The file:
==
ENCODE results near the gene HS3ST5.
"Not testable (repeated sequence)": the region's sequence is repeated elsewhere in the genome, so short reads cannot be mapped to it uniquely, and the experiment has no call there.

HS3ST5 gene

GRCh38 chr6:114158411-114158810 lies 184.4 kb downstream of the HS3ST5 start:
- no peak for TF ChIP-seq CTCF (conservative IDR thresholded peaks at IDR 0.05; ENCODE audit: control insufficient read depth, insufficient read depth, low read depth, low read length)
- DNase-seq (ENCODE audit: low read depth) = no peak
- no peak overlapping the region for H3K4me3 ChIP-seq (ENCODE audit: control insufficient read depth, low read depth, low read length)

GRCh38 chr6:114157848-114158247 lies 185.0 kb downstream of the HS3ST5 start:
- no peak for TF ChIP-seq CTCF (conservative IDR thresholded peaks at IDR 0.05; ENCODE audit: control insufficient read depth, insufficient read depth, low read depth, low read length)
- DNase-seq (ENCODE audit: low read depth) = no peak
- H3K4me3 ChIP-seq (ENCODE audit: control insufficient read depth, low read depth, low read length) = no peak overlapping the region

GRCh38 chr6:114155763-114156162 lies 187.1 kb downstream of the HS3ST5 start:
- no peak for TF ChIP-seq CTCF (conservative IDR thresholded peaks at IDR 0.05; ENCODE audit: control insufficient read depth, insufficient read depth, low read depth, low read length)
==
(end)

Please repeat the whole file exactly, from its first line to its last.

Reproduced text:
ENCODE results near the gene HS3ST5.
"Not testable (repeated sequence)": the region's sequence is repeated elsewhere in the genome, so short reads cannot be mapped to it uniquely, and the experiment has no call there.

HS3ST5 gene

GRCh38 chr6:114158411-114158810 lies 184.4 kb downstream of the HS3ST5 start:
- no peak for TF ChIP-seq CTCF (conservative IDR thresholded peaks at IDR 0.05; ENCODE audit: control insufficient read depth, insufficient read depth, low read depth, low read length)
- DNase-seq (ENCODE audit: low read depth) = no peak
- no peak overlapping the region for H3K4me3 ChIP-seq (ENCODE audit: control insufficient read depth, low read depth, low read length)

GRCh38 chr6:114157848-114158247 lies 185.0 kb downstream of the HS3ST5 start:
- no peak for TF ChIP-seq CTCF (conservative IDR thresholded peaks at IDR 0.05; ENCODE audit: control insufficient read depth, insufficient read depth, low read depth, low read length)
- DNase-seq (ENCODE audit: low read depth) = no peak
- H3K4me3 ChIP-seq (ENCODE audit: control insufficient read depth, low read depth, low read length) = no peak overlapping the region

GRCh38 chr6:114155763-114156162 lies 187.1 kb downstream of the HS3ST5 start:
- no peak for TF ChIP-seq CTCF (conservative IDR thresholded peaks at IDR 0.05; ENCODE audit: control insufficient read depth, insufficient read depth, low read depth, low read length)